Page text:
The British Parliament has published its final report on the phone-hacking scandal at News Corp., a blistering critique that calls media mogul Rupert Murdoch “not a fit person” to lead the $33 billion conglomerate.

The report singled out numerous employees of News International, the European newspaper wing of News Corp., and said they lied to a House of Commons committee investigating the hacking scandal as far back as 2009. Neither Murdoch nor his son, James, were among that group, but the report went on to say: “Corporately, News International misled the committee about the true nature and extent of the internal investigations [it] professed to have carried out… Their instinct throughout, until it was too late, was to cover up rather than seek out wrongdoing and discipline the perpetrators.”

News Corp. has been reeling from the phone-hacking scandal—where employees hacked into the voicemail of murder victims, celebrities, and an unknown number of other individuals—since last year. James Murdoch, once seen as the heir-apparent to his 80-year-old father, has been forced to resign from many of his positions at the company, and other top Murdoch lieutenants have resigned or placed under arrest as well. Parliament's Culture, Media, and Sports Committee has been leading the investigation.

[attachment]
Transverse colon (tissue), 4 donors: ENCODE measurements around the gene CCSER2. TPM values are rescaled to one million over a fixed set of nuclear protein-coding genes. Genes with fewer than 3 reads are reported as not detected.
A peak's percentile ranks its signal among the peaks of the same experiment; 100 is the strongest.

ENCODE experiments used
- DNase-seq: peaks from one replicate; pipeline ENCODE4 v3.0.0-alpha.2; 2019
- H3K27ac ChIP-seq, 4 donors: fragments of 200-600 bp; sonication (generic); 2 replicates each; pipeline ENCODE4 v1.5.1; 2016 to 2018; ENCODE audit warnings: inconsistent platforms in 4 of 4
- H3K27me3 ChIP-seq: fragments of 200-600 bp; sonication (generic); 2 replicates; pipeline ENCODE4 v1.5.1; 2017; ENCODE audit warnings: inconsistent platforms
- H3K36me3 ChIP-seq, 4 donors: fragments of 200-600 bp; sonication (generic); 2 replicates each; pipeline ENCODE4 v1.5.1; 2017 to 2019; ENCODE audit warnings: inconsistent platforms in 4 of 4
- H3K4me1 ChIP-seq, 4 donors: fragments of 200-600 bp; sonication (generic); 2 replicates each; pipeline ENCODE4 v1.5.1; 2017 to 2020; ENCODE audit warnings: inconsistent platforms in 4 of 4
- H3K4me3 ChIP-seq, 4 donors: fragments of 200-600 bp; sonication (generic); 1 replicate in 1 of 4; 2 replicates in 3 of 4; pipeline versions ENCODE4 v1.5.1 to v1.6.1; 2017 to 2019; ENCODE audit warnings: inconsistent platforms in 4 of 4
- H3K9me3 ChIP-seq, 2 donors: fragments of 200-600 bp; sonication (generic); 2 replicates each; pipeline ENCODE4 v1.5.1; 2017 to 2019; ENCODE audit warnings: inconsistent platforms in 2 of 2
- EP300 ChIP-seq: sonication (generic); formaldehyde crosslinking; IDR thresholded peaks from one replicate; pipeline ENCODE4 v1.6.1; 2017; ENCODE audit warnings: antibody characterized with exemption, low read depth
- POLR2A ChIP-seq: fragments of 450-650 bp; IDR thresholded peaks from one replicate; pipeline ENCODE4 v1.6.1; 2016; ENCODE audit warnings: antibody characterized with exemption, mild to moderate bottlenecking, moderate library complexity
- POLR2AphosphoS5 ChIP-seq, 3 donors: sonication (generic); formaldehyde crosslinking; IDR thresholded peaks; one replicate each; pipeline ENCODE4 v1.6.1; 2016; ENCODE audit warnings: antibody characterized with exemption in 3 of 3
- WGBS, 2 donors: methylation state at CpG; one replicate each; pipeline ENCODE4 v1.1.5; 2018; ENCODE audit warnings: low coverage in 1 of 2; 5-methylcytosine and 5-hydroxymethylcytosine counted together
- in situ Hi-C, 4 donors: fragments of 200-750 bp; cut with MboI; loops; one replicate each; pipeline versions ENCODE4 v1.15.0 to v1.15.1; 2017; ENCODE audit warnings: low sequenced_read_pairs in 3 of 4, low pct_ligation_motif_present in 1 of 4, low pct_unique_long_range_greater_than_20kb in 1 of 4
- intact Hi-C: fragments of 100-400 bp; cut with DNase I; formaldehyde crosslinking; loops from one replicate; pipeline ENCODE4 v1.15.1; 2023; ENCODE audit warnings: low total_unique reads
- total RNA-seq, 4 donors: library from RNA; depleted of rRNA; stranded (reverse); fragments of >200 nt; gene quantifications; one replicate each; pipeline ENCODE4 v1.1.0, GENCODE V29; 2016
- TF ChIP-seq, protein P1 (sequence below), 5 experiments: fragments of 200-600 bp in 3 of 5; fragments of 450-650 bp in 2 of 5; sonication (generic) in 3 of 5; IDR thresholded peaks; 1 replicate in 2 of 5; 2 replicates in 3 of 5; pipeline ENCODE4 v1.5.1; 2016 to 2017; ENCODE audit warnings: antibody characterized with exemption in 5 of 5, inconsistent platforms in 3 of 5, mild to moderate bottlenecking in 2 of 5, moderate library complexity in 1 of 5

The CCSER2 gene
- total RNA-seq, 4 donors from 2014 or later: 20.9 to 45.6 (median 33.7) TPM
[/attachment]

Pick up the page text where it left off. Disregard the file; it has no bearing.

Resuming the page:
Rupert Murdoch did come under direct criticism for his testimony before Parliament last year, when he said that he didn't know about News International's phone-hacking because News International is such a tiny sliver of News Corp.'s total business.

The committee didn't buy that excuse. “This self-portrayal as a hands-off proprietor is entirely at odds with numerous other accounts” of Murdoch as a heavily involved manager, the report said. “It was, indeed, we consider, a misleading account of his involvement and influence with his newspapers.”

On a 6-4 vote, the committee then issued its assessment:

We conclude that, if at all relevant times Rupert Murdoch did not take steps to become fully informed about phone-hacking, he turned a blind eye and exhibited wilful blindness to what was going on in his companies and publications. This culture, we consider, permeated from the top throughout the organization and speaks volumes about the lack of effective corporate governance at News Corp. and News International. We conclude, therefore, that Rupert Murdoch is not a fit person to exercise the stewardship of a major international company.